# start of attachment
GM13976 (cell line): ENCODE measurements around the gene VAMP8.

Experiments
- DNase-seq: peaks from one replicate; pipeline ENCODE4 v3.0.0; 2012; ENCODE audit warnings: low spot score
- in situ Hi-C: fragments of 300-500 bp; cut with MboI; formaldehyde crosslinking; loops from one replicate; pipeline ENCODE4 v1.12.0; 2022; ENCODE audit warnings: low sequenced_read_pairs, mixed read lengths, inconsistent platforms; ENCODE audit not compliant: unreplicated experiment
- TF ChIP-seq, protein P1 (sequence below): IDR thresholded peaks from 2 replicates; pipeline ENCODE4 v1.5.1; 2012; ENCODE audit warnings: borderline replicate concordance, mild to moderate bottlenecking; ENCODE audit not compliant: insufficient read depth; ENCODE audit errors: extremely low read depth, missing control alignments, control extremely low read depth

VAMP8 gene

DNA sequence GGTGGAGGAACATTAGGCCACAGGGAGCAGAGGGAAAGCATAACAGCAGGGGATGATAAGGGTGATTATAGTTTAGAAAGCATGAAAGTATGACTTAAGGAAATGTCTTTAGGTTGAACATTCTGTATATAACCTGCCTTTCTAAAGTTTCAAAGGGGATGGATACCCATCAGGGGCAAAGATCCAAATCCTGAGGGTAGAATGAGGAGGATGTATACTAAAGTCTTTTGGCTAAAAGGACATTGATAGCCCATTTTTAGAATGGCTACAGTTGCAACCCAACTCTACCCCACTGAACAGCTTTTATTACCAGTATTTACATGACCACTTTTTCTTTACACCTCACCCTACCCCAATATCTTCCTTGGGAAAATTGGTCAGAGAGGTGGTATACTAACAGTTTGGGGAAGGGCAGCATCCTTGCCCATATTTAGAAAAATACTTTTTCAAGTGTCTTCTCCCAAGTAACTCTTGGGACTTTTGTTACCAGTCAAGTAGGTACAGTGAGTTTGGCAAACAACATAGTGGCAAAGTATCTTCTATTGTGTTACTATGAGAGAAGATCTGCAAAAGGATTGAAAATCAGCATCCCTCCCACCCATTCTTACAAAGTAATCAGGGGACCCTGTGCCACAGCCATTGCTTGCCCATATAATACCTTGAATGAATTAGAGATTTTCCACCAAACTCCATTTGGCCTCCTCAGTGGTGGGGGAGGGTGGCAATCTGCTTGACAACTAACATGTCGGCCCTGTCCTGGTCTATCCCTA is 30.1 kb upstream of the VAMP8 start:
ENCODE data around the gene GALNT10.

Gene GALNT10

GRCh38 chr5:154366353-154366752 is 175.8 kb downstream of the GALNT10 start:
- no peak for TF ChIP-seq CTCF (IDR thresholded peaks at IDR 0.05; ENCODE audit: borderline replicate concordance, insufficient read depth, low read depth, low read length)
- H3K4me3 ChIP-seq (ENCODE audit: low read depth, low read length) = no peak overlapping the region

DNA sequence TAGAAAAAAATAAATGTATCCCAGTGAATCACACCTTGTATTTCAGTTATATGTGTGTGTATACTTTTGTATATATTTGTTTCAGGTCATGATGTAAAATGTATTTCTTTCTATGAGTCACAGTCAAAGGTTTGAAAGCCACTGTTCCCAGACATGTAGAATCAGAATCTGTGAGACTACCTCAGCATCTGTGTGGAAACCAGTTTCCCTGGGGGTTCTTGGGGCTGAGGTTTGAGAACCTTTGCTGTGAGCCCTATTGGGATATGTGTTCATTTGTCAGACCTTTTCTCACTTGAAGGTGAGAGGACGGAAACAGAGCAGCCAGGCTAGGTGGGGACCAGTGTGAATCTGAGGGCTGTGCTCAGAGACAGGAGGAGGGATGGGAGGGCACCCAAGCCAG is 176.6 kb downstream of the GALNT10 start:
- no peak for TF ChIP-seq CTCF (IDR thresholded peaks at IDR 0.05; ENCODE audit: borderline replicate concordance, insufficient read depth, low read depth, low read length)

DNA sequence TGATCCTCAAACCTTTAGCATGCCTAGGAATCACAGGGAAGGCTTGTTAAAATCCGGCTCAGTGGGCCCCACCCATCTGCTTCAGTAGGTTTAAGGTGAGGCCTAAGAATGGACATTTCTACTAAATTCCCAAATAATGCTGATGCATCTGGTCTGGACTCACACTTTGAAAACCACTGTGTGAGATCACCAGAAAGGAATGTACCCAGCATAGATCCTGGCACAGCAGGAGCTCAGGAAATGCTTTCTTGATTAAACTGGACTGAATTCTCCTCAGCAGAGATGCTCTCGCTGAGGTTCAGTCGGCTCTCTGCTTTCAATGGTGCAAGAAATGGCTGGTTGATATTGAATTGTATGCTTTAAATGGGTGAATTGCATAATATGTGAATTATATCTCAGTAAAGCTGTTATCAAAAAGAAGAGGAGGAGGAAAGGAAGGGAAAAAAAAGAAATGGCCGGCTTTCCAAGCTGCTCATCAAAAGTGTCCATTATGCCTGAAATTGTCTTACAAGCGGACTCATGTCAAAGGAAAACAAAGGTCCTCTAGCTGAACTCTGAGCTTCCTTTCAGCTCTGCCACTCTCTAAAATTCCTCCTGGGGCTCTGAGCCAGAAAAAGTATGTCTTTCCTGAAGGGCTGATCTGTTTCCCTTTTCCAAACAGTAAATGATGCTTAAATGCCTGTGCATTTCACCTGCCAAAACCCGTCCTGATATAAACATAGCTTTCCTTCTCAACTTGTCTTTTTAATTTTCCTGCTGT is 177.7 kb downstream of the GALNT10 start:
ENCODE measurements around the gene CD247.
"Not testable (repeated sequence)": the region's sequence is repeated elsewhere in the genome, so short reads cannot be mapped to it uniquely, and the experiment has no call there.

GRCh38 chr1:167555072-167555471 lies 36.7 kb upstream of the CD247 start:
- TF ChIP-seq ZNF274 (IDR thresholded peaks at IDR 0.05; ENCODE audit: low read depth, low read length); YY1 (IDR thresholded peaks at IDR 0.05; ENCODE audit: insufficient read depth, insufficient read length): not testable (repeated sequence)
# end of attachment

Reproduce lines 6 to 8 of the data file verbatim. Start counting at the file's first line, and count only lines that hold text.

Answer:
VAMP8 gene

DNA sequence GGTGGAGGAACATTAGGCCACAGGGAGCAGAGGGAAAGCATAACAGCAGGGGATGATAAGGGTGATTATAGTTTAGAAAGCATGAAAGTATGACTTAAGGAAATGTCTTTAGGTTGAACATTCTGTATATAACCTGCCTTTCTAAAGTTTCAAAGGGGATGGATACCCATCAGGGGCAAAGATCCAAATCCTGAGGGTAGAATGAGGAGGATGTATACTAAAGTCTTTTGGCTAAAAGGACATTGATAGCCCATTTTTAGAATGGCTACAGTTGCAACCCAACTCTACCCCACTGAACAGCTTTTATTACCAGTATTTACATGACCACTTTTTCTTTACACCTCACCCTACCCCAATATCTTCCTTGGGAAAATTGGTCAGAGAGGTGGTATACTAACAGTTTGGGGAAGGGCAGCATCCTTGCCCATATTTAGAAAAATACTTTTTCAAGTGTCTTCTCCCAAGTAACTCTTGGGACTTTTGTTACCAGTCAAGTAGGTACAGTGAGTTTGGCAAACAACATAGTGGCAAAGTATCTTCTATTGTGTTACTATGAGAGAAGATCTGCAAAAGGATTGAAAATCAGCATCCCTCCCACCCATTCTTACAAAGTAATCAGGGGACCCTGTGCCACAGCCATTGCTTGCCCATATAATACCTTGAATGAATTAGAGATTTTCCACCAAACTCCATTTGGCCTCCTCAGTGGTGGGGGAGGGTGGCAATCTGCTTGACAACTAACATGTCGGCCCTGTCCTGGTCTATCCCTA is 30.1 kb upstream of the VAMP8 start:
ENCODE data around the gene GALNT10.